Two ways, one result. The latter way is the most dangerous because it is the sphere in which the angel of light loves to operate. (2 Corinthians 11:12-15). And believe me, it is rife in ekerk and the Mosaïek church. They know how to juggle words to achieve their objectives.

“To study or not to study,” that is the question, or is it “To be or not to be”

One can only acquire knowledge through studying and once more studying. The AMPC translates 2 Timothy 2:15 as —

Study and be eager and do your utmost to present yourself to God approved (tested by trial), a workman who has no cause to be ashamed, correctly analyzing and accurately dividing [rightly handling and skillfully teaching] the Word of Truth.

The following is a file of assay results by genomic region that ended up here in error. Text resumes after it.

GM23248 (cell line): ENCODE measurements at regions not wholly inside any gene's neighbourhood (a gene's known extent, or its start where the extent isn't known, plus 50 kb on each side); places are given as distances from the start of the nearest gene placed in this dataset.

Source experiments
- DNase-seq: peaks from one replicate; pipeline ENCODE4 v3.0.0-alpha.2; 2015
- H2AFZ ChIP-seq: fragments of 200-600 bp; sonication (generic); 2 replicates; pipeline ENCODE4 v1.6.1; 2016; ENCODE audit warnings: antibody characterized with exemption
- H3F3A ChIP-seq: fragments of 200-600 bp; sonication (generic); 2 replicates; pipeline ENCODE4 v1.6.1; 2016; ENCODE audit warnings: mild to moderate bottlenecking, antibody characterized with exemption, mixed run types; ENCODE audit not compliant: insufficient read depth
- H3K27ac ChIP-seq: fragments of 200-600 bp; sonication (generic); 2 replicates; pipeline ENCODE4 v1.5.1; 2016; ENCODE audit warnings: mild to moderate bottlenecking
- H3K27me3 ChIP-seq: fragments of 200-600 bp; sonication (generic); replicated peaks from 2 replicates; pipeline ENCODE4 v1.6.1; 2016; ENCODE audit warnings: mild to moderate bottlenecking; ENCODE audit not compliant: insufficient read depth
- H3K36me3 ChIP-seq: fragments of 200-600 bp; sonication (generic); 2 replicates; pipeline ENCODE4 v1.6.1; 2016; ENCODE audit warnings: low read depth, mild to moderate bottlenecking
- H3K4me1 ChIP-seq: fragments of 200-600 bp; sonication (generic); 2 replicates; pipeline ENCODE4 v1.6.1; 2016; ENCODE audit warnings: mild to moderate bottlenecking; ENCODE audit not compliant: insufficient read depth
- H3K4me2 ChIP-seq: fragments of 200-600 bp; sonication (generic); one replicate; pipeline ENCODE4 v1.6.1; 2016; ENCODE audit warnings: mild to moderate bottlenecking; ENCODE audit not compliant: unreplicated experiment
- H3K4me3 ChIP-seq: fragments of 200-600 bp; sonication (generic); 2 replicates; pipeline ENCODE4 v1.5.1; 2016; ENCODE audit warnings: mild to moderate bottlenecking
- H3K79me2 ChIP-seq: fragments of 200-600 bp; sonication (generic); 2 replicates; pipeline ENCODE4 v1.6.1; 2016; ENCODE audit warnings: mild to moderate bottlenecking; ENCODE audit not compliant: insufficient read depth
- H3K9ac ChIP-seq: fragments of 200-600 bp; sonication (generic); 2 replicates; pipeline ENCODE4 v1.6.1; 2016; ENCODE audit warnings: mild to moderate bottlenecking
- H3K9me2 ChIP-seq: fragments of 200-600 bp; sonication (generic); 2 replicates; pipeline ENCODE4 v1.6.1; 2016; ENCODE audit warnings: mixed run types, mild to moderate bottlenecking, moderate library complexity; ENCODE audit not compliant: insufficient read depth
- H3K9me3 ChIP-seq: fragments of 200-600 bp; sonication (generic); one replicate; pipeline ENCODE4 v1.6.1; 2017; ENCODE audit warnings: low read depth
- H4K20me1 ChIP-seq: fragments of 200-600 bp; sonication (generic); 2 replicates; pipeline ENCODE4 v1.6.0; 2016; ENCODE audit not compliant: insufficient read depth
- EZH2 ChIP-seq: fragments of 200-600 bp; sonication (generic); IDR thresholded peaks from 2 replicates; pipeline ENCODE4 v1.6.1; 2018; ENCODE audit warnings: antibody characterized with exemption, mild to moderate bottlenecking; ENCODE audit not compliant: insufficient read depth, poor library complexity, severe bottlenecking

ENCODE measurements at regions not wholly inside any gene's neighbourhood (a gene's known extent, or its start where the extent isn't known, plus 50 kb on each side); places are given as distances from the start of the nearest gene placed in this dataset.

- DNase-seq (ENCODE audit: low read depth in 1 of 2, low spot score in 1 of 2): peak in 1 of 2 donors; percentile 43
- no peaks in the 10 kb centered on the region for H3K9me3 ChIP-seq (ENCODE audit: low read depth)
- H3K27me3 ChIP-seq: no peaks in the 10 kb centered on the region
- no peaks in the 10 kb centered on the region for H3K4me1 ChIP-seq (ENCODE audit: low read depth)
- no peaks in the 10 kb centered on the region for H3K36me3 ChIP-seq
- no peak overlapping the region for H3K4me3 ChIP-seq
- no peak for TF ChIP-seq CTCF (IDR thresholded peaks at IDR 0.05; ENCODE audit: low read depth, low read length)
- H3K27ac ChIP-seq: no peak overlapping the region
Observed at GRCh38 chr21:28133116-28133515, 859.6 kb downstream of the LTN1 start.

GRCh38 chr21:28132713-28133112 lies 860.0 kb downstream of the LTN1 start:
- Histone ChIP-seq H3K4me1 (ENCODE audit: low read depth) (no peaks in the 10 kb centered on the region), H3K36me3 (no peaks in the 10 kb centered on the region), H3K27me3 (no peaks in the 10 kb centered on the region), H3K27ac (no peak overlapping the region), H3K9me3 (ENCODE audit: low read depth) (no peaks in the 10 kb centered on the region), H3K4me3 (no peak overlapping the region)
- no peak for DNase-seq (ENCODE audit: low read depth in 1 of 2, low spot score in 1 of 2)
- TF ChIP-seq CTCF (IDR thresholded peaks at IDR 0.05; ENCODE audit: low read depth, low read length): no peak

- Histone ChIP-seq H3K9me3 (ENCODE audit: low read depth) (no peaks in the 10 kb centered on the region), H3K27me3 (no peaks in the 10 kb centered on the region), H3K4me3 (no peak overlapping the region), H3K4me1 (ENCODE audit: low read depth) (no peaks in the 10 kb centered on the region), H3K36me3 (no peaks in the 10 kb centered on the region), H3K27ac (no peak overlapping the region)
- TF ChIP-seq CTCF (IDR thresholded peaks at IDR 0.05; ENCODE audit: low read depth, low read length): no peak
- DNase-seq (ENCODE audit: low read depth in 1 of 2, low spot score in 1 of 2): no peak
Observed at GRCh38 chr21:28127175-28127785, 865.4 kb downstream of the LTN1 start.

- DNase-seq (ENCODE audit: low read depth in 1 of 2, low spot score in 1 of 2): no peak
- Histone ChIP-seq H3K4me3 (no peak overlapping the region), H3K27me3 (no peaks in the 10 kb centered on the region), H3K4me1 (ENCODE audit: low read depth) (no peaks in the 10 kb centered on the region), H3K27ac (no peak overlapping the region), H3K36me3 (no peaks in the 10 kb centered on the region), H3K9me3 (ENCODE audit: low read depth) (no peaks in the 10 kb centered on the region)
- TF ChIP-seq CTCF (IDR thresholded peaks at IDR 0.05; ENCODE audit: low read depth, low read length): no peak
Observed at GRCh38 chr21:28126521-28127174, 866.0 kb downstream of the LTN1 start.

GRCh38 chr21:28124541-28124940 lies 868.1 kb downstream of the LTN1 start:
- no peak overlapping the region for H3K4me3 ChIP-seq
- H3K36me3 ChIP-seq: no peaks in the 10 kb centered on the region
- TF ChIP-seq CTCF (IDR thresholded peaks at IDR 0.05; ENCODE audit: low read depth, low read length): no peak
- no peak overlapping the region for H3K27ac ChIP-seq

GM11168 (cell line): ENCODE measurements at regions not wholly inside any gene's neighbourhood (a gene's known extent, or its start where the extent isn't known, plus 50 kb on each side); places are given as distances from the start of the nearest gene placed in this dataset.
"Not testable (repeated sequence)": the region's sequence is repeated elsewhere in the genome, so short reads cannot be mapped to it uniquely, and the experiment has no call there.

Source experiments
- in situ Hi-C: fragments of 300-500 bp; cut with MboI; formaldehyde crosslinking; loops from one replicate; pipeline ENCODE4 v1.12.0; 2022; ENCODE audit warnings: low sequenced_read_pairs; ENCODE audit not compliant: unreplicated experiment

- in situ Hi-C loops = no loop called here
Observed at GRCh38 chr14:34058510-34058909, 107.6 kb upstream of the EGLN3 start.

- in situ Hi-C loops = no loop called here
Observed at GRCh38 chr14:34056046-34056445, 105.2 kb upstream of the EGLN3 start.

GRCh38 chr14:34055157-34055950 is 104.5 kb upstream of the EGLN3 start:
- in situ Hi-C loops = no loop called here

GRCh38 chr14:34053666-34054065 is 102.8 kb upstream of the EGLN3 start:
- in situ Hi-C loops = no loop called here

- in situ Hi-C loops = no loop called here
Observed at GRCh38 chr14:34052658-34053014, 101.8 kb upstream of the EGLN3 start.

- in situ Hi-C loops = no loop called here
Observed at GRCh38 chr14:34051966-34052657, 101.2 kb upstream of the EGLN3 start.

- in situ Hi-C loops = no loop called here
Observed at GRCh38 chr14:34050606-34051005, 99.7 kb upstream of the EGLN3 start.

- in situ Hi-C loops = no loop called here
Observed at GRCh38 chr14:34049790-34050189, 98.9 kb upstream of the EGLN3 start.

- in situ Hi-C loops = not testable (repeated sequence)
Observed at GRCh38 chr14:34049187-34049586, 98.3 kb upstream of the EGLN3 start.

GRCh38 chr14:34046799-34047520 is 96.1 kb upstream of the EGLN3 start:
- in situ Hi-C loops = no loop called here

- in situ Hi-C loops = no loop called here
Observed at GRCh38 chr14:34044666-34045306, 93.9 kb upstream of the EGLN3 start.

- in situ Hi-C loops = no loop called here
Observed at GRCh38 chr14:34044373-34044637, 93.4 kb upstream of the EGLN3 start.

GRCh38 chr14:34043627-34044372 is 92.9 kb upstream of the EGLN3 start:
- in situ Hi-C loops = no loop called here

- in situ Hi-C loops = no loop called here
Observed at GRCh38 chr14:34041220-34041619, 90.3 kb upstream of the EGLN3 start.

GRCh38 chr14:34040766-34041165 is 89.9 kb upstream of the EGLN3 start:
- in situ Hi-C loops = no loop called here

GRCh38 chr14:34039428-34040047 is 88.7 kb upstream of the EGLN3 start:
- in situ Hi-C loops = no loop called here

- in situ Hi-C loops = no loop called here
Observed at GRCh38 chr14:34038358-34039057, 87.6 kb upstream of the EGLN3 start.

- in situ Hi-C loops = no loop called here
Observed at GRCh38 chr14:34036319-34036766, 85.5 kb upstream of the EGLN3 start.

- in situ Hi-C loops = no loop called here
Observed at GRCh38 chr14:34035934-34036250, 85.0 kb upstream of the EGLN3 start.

Consequently, the main purpose of studying the Word of God is to learn how to handle it rightly and skillfully, and to present it undiluted to lost souls so that they may be saved (Roman 10:16-17) and not as a process to facilitate so-called “divine reading” (Lectio Divina).

The first mentioned is the outreach to others to benefit their souls. The second is the supposed outreach to God to benefit yourself in allegedly becoming one with Him or to attain his “thereness” (aka Leonard Sweet).

The main purpose of Lectio Divina is to use a verse or a word from Scripture as a vehicle (a mantra, if you will) to mediate on and to reach an ecstatic experience of being in the presence of God or even reaching a sense of oneness with Him. Thomas Keating suggested that oneness with God expedites oneness with other religions.